This paper (which I found on citeseer) seems useful, since it includes both the (outline of) an algorithm and some probably useful benchmark comparisons with other algorithms, for which it also provides bibliographic references. However, I suspect that the size of the problems you're looking at would not be in the profile where the Kukluk et al. graph mapper wins over other algorithms.
General purpose planar graph isomorphism algorithms don't even attempt to take advantage of node "colour" (I would have said labels, since I usually think of colours applying to edges, but that's not really important), and you may well be able to do better by using the additional information. But certainly if there is not uncoloured/unlabelled isomorphism then there cannot be a coloured/labelled one. Unfortunately, being able to construct a single isomorphism isn't enough to decide whether or not there is an isomorphism with colours/labels; you need to try all possible isomorphisms. I think there's enough information left from the decomposition to simplify this search, but I'm not sure; it seems like an interesting problem.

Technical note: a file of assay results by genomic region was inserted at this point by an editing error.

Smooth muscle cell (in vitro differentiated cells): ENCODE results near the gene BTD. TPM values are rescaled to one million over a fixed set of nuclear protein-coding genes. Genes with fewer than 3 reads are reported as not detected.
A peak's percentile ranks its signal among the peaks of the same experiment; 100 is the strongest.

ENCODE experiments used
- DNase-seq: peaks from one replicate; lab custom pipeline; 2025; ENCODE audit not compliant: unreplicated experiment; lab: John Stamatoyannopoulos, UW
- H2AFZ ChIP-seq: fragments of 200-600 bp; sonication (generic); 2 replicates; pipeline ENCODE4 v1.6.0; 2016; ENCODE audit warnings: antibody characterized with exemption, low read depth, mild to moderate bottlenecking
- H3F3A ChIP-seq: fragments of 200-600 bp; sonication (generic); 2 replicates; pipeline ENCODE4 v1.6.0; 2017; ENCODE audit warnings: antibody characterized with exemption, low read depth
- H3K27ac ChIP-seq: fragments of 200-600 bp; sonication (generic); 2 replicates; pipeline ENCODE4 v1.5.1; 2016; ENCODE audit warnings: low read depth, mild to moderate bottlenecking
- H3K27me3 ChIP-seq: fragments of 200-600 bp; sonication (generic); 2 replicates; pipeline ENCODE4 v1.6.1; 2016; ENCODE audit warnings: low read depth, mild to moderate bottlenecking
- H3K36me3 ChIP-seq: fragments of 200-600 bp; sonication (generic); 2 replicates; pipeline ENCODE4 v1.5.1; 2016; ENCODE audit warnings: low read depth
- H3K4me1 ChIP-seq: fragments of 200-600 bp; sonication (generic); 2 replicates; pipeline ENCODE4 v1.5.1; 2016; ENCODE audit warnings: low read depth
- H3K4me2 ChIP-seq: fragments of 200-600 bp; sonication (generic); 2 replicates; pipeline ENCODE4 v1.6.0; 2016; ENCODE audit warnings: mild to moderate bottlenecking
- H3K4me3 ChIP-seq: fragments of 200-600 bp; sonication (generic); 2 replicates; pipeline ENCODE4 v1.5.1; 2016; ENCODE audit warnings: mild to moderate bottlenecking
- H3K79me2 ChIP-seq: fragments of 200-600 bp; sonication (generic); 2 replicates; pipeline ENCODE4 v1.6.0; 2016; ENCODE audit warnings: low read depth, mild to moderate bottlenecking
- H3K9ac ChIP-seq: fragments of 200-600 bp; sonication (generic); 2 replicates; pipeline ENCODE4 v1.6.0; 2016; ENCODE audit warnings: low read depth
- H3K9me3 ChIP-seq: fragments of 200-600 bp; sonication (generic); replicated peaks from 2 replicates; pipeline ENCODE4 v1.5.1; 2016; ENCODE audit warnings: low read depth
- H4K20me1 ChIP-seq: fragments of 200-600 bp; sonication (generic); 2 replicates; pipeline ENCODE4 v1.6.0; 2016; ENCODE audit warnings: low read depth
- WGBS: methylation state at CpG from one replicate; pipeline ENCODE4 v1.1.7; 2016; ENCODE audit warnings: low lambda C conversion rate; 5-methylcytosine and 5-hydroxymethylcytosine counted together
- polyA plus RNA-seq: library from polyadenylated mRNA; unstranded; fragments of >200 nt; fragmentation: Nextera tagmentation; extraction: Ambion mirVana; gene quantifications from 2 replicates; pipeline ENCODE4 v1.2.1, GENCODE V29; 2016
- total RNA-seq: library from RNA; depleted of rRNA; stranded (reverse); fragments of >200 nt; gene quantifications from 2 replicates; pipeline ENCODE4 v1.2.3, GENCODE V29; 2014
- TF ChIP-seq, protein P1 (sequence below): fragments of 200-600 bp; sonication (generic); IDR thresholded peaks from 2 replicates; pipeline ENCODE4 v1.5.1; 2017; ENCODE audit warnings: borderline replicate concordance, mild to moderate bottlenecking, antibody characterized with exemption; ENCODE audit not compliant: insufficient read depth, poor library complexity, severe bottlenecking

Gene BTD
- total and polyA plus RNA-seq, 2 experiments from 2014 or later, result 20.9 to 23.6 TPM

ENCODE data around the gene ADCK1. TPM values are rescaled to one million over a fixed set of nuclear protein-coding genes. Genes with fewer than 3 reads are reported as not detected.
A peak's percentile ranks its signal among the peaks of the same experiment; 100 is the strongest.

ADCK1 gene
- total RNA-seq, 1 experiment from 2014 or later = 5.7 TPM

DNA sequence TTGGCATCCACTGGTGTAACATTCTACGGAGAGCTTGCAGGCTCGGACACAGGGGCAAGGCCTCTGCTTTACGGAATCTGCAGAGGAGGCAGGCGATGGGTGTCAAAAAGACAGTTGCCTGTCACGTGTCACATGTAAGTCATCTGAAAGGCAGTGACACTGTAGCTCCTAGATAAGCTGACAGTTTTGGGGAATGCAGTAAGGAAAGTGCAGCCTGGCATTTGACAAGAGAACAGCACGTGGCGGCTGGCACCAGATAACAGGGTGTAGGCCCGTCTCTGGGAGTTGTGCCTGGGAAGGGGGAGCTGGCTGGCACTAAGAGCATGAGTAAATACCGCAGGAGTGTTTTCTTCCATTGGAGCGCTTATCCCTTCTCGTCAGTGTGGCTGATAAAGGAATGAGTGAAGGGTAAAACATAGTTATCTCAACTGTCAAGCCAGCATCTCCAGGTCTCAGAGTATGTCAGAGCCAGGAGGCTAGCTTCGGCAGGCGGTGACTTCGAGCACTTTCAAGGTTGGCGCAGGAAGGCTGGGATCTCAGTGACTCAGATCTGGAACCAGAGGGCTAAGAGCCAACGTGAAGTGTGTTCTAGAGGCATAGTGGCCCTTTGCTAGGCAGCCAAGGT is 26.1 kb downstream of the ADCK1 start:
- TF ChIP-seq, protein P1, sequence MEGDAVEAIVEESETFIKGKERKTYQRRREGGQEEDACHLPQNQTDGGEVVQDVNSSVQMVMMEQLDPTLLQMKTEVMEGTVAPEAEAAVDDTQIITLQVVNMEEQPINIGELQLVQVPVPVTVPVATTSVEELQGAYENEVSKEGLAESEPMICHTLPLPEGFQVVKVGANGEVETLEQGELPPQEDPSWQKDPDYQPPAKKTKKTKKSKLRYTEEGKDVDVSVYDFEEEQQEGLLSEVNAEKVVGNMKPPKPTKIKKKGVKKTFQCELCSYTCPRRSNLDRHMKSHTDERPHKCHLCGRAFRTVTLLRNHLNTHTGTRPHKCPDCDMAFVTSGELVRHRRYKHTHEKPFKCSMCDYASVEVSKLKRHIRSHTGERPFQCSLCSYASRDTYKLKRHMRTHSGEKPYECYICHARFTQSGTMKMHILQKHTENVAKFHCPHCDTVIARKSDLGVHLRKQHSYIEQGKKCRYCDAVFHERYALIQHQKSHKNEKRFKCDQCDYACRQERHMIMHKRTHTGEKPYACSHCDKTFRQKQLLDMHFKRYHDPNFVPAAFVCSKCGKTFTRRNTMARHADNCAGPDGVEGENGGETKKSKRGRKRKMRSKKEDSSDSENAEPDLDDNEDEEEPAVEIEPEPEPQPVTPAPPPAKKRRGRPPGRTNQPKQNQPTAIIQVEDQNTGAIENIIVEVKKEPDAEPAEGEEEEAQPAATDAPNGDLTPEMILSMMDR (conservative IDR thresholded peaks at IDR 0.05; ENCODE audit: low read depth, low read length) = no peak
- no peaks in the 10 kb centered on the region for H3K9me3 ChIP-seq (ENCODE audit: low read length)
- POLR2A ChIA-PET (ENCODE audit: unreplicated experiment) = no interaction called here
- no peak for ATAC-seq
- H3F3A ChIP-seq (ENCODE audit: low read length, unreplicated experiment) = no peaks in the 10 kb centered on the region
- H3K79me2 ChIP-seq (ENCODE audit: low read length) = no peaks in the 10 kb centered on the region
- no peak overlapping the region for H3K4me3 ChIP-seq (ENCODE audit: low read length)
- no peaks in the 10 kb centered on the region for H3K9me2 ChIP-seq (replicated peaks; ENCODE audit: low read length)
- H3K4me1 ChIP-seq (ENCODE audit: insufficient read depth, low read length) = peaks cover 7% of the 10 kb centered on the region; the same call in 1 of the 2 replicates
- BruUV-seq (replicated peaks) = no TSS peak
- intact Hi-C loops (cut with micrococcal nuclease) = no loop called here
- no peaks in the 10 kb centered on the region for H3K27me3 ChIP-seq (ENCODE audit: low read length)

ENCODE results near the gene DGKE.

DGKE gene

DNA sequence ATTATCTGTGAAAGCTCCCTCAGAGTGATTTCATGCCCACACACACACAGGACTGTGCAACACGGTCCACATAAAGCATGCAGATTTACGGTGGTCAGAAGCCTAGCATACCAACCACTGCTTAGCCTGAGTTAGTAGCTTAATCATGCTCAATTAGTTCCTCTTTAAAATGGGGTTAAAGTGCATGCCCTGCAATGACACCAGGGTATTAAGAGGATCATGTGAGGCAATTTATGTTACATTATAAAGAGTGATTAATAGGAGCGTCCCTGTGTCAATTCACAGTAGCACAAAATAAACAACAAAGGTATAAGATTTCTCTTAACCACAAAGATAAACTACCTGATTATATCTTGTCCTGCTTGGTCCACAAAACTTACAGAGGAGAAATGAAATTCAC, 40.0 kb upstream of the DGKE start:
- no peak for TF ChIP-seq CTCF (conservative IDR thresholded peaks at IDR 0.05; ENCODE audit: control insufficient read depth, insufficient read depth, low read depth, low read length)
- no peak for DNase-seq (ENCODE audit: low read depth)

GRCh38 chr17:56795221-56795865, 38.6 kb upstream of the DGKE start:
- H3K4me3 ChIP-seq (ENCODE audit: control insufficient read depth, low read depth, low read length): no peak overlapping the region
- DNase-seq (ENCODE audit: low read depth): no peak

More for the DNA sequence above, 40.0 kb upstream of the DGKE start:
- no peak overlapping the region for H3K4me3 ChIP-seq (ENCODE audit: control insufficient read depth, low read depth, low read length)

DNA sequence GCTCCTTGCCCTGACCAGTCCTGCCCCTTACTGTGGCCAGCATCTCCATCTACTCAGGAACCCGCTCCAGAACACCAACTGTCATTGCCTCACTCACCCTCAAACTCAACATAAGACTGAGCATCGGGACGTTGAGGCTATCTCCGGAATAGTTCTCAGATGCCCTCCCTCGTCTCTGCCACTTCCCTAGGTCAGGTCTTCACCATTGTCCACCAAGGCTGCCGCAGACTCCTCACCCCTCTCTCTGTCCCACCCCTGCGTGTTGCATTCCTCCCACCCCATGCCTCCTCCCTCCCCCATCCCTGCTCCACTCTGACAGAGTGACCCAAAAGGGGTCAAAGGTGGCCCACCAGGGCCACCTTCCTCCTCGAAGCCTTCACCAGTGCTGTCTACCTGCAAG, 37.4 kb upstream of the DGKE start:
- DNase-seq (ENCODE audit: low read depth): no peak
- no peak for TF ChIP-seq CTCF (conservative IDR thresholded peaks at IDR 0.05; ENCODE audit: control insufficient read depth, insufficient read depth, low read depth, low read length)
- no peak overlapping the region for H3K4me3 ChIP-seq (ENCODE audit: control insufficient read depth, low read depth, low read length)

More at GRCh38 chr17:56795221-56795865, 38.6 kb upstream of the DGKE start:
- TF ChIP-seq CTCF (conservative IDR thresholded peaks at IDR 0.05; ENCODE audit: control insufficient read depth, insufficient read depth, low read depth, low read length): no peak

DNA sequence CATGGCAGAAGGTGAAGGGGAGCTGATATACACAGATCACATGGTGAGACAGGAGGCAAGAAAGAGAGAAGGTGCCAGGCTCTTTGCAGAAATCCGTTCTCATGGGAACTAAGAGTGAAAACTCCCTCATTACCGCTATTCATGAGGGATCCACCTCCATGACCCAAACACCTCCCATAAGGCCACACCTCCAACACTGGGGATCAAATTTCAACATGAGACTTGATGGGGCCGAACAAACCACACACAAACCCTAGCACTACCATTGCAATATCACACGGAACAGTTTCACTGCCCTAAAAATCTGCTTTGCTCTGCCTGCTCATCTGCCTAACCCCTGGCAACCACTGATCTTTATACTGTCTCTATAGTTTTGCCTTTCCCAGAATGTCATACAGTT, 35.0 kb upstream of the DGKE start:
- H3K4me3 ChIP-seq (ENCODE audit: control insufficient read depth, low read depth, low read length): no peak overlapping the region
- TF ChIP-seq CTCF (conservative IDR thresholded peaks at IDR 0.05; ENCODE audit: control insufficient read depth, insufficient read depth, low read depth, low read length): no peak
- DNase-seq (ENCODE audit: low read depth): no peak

I understand that you have a particular programming problem in mind, and that does (and should) bias your search for a solution. So feel free to ignore the following point: coloured/labelled isomorphism cannot be theoretically easier than general isomorphism, because it is valid for all the nodes to have the same colour/label. (That's totally irrelevant to your environment, I think, since none of your target molecules will consist of a single element, right?)